Although trading volume is way down, CoinMarketCap estimates that some US$4 billion (AU$5.6 billion) worth of bitcoin still changes hands every day.
While the slowdown in trading came as surprise to me, it’s no revelation to crypto guru, Sam Volkering.
Sam, as you may know, has been atop the crypto story since day one. He’s also the first analyst I know to actively recommend his readers buy bitcoin. That was back on 23 November 2016.
At the time bitcoin was worth US$750.
Anyhow, Sam’s a big advocate of cold storage. (If you don’t know what that is, you can get the full scoop here.) He’s also an advocate of passing on your bitcoin to your children. He’s convinced bitcoin, and select other cryptos, will see fresh rallies over the coming years.
Sam says they’ll also see fresh crashes…only to rise back ever higher.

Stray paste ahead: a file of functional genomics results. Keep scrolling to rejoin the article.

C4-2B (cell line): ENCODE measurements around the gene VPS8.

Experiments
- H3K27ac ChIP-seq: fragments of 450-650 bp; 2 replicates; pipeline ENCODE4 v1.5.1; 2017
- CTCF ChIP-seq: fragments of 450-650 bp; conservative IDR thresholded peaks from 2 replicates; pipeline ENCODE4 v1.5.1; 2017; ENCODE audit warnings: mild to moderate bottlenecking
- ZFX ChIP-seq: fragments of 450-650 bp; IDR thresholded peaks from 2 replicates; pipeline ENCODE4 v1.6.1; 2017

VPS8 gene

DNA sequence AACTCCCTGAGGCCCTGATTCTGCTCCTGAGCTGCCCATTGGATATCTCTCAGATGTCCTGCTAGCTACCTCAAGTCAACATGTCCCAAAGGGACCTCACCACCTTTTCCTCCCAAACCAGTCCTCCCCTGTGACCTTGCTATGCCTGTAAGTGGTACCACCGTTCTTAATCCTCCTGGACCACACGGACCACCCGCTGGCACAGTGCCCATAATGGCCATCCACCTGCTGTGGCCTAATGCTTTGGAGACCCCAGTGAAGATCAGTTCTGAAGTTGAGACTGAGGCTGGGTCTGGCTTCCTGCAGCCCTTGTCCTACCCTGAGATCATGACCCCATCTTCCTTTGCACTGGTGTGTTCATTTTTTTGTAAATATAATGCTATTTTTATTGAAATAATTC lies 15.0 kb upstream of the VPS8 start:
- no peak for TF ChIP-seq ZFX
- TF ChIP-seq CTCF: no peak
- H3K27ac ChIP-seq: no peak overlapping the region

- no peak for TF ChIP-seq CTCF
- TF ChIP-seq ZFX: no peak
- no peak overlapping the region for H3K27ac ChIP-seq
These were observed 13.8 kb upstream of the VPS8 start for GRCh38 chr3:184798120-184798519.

But why take it from me?
Sam explains it all in his newly updated book, Crypto Revolution. If you haven’t gotten your hands on the just-released print copy, you can find out how to get your discounted copy by clicking here.
That’s all for today. Be sure to tune in tomorrow to read the latest from Sam, alongside a new edition in our exclusive series from ‘The Billionaire’s Trader’.
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And don’t forget to check out the latest on the climate wars from The Australian Tribune:
‘EU Global Elites Blackmailing Australia on Paris Agreement’
‘The European Union has tipped its hand at what’s in store for Australia over the coming decades. And it’s not good.
‘In a brazen show of coercion, Romanian MP Sorin Moisa has directly linked Australia’s commitments on climate change to any free trade deal with Europe. It’s just one more ugly example of foreign powers attempting to dictate Australian policy.
‘Moisa is on the European parliament’s trade…’